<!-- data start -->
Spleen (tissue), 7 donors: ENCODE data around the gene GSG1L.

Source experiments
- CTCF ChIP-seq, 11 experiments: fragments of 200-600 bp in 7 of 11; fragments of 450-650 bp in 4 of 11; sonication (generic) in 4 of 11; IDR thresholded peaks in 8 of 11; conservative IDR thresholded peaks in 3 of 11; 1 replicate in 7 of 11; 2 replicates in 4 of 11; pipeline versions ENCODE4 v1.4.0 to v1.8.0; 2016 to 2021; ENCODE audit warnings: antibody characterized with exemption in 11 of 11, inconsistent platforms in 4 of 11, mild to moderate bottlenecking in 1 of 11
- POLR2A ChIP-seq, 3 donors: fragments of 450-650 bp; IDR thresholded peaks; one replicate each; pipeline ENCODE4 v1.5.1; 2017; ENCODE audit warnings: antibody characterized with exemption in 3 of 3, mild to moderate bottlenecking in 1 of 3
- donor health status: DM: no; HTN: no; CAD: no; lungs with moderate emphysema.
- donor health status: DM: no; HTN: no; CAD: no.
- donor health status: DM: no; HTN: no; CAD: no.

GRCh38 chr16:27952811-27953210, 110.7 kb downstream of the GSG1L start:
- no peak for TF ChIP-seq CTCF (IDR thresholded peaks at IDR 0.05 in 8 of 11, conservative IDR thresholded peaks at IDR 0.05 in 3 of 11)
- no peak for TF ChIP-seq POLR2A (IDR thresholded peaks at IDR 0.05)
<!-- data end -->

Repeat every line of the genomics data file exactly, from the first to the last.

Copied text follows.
Spleen (tissue), 7 donors: ENCODE data around the gene GSG1L.

Source experiments
- CTCF ChIP-seq, 11 experiments: fragments of 200-600 bp in 7 of 11; fragments of 450-650 bp in 4 of 11; sonication (generic) in 4 of 11; IDR thresholded peaks in 8 of 11; conservative IDR thresholded peaks in 3 of 11; 1 replicate in 7 of 11; 2 replicates in 4 of 11; pipeline versions ENCODE4 v1.4.0 to v1.8.0; 2016 to 2021; ENCODE audit warnings: antibody characterized with exemption in 11 of 11, inconsistent platforms in 4 of 11, mild to moderate bottlenecking in 1 of 11
- POLR2A ChIP-seq, 3 donors: fragments of 450-650 bp; IDR thresholded peaks; one replicate each; pipeline ENCODE4 v1.5.1; 2017; ENCODE audit warnings: antibody characterized with exemption in 3 of 3, mild to moderate bottlenecking in 1 of 3
- donor health status: DM: no; HTN: no; CAD: no; lungs with moderate emphysema.
- donor health status: DM: no; HTN: no; CAD: no.
- donor health status: DM: no; HTN: no; CAD: no.

GRCh38 chr16:27952811-27953210, 110.7 kb downstream of the GSG1L start:
- no peak for TF ChIP-seq CTCF (IDR thresholded peaks at IDR 0.05 in 8 of 11, conservative IDR thresholded peaks at IDR 0.05 in 3 of 11)
- no peak for TF ChIP-seq POLR2A (IDR thresholded peaks at IDR 0.05)